Avraham Ofek was born in Burgas, Bulgaria in 1935. He immigrated to Israel in 1949, and he lived in Ein Hamifratz, a kibbutz near Haifa. He studied at the Academy of Fine Arts in Florence, as well as in Spain and in London, and later taught art in Jerusalem before being appointed head of the Art Department at the University of Haifa. He was one of the founders of the Leviathan group. He represented Israel at the Venice Biennale in 1972.
Avraham Ofek's early paintings of landscape were at both lyrical and rugged; later in his career the landscape was undefined and receded into the background. Near the end of his life, the landscape of Jerusalem became an important motif, reflecting loss and despair. Many of Ofek's landscapes convey a sense of alienation and solitude, as well as nostalgia for the city of his birth, Sofia.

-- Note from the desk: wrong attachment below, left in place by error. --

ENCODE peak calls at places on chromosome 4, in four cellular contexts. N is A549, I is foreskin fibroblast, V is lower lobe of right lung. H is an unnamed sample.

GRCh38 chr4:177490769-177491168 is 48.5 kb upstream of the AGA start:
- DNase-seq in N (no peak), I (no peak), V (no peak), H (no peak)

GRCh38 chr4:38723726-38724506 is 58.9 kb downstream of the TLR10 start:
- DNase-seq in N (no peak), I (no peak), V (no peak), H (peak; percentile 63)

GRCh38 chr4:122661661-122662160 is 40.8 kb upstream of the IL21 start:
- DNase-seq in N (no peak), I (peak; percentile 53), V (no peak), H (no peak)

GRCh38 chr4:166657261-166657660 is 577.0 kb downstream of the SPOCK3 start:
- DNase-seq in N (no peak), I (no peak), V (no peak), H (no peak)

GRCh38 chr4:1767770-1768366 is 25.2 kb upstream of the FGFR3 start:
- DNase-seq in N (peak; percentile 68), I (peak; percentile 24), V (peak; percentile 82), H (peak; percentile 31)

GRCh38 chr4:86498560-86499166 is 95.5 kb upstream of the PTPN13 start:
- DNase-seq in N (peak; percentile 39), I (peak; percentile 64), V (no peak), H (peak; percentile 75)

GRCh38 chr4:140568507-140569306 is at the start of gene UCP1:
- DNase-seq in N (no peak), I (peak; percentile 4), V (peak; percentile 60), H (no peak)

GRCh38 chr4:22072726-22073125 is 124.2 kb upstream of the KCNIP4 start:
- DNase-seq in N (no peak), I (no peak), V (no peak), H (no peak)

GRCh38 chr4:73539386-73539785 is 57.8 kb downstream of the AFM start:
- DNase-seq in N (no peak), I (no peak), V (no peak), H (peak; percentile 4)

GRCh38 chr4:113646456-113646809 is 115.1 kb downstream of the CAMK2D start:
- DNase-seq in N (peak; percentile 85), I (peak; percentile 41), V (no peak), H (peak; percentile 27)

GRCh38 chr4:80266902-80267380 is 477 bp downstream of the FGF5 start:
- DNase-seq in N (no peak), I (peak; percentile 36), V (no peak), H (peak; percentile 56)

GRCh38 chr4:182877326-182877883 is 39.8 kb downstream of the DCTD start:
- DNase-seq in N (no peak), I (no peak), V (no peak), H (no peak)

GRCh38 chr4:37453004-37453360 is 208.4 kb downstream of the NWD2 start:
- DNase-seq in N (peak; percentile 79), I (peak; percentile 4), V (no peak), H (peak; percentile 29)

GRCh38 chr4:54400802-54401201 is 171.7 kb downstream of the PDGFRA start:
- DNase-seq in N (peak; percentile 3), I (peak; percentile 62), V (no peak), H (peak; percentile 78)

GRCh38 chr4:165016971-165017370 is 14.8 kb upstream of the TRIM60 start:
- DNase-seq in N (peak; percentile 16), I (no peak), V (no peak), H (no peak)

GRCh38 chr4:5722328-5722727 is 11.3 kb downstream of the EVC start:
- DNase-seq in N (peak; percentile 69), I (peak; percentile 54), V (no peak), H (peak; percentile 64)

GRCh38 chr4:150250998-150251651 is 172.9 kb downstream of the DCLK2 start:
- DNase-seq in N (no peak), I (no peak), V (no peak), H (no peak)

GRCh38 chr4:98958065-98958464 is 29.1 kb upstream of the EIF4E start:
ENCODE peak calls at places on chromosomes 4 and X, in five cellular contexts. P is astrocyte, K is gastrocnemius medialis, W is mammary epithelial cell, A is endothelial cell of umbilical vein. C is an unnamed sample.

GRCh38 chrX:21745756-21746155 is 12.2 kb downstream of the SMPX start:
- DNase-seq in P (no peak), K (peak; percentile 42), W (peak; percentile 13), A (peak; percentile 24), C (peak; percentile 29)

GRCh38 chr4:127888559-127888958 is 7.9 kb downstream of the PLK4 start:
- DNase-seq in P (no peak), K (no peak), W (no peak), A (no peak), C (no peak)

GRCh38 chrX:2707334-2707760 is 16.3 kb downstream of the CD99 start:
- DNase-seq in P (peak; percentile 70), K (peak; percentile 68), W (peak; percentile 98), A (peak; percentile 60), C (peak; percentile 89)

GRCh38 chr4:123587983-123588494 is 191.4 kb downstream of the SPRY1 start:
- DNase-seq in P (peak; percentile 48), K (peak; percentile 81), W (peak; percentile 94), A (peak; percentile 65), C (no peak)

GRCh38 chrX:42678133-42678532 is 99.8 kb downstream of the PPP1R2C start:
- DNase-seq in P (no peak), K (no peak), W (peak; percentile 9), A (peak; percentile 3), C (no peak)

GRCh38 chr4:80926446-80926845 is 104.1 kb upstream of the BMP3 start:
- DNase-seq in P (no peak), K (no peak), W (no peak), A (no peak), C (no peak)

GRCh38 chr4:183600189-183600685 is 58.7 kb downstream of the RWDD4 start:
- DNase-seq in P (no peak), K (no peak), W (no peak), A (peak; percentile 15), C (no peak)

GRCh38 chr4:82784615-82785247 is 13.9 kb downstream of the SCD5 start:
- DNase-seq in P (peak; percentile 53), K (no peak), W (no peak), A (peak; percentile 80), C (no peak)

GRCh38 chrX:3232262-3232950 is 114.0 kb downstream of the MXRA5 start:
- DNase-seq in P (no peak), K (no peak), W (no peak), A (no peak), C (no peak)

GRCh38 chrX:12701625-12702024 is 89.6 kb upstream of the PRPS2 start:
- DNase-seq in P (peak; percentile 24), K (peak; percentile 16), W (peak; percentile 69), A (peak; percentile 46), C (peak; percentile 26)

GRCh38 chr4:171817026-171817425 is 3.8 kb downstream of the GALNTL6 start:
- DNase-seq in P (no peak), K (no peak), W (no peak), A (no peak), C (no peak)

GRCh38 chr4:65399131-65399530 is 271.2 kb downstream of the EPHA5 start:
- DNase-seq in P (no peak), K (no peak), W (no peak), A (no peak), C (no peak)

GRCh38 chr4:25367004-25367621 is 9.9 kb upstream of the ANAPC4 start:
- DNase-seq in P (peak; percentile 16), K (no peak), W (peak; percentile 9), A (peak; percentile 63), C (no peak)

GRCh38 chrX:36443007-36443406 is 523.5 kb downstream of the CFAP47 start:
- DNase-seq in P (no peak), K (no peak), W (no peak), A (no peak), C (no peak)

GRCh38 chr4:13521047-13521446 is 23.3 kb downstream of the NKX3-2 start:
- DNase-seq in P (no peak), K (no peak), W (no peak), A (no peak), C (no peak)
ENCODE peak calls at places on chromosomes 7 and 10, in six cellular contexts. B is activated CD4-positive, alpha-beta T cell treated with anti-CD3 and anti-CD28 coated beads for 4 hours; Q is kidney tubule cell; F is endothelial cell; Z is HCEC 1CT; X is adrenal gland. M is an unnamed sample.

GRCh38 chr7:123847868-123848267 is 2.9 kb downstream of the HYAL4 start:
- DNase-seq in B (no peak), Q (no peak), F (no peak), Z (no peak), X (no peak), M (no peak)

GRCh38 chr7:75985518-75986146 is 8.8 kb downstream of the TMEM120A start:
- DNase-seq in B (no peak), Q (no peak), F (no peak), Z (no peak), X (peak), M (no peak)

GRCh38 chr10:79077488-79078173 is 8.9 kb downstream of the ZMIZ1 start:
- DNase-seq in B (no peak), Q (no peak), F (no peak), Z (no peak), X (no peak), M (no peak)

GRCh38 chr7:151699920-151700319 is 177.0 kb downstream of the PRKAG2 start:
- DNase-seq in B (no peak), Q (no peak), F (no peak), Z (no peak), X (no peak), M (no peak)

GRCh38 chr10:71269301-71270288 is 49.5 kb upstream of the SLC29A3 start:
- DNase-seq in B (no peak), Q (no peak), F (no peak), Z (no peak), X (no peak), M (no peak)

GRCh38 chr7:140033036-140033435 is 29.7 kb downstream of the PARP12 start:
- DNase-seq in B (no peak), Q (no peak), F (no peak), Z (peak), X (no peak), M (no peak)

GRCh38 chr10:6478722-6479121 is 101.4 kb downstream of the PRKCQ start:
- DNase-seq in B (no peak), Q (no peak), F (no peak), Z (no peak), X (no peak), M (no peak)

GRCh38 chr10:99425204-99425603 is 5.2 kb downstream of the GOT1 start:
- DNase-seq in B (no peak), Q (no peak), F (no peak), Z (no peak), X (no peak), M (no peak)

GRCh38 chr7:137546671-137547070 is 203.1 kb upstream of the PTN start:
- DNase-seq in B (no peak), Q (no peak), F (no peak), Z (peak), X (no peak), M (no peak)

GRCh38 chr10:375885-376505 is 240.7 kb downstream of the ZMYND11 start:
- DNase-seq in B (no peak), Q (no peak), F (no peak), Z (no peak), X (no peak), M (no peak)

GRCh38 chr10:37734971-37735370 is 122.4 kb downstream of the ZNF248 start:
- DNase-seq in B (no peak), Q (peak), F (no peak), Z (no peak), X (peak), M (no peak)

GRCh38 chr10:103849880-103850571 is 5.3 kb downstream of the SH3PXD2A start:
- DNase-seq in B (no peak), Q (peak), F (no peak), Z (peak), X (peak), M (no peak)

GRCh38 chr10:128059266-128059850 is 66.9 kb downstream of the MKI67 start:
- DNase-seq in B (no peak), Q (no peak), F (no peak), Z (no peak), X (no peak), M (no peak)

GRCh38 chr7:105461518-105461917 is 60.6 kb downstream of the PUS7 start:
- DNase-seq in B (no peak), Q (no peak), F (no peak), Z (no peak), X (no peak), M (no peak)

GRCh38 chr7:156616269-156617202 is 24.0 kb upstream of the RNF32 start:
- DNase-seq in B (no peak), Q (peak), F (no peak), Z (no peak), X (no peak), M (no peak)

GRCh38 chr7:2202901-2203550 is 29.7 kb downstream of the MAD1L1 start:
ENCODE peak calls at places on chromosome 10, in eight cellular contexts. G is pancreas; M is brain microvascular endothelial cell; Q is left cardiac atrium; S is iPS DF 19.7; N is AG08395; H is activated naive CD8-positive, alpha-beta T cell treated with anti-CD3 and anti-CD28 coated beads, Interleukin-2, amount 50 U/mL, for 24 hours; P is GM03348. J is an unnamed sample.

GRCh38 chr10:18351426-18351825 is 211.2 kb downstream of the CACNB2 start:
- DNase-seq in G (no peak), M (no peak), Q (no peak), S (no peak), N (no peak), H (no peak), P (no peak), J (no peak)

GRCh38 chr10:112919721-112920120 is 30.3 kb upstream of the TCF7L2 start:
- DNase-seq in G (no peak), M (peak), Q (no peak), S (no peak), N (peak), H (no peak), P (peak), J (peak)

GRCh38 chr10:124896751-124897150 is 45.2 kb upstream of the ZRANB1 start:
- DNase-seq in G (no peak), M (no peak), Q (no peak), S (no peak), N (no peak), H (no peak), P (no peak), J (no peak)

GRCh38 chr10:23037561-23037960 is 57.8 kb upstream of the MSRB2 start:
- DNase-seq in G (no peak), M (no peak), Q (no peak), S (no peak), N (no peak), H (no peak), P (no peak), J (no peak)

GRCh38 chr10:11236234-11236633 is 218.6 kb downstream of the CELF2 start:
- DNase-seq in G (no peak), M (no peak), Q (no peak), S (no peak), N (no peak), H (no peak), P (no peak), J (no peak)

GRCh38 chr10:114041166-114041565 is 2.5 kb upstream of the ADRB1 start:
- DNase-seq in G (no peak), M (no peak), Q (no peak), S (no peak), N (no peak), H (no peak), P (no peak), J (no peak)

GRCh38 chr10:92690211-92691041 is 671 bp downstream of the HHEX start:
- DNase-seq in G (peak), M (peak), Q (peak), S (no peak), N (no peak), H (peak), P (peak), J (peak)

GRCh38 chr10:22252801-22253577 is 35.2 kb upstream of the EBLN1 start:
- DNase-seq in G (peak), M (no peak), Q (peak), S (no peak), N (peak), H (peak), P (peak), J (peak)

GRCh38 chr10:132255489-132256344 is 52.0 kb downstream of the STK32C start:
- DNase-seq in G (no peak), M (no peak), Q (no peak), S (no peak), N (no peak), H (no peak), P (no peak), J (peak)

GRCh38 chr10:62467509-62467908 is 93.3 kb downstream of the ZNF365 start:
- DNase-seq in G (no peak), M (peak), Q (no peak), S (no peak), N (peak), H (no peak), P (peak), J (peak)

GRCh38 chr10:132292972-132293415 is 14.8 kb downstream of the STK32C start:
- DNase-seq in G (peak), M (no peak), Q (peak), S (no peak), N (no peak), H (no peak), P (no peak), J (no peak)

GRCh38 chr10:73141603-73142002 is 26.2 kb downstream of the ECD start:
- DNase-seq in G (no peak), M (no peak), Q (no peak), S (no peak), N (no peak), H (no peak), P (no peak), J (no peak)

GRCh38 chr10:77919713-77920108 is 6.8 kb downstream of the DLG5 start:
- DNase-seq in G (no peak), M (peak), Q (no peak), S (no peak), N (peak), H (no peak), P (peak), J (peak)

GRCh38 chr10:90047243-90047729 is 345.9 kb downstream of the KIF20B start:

His murals can be seen across Israel, notably at Kfar Uria and the Central Post Office Building (Jerusalem). His sculpture "The Binding of Isaac" is on view at the entrance to Safra Square.
In 1989 the Jerusalem Print Workshop issued a collection of reproductions of his prints edited by Uri Katz, with commentary in Hebrew and English. He died in 1990.
landscape - (border crossing)
signed, numbered in pencil
650 x 470mm
printed by il bisonte
catalogue 1983 no. 505
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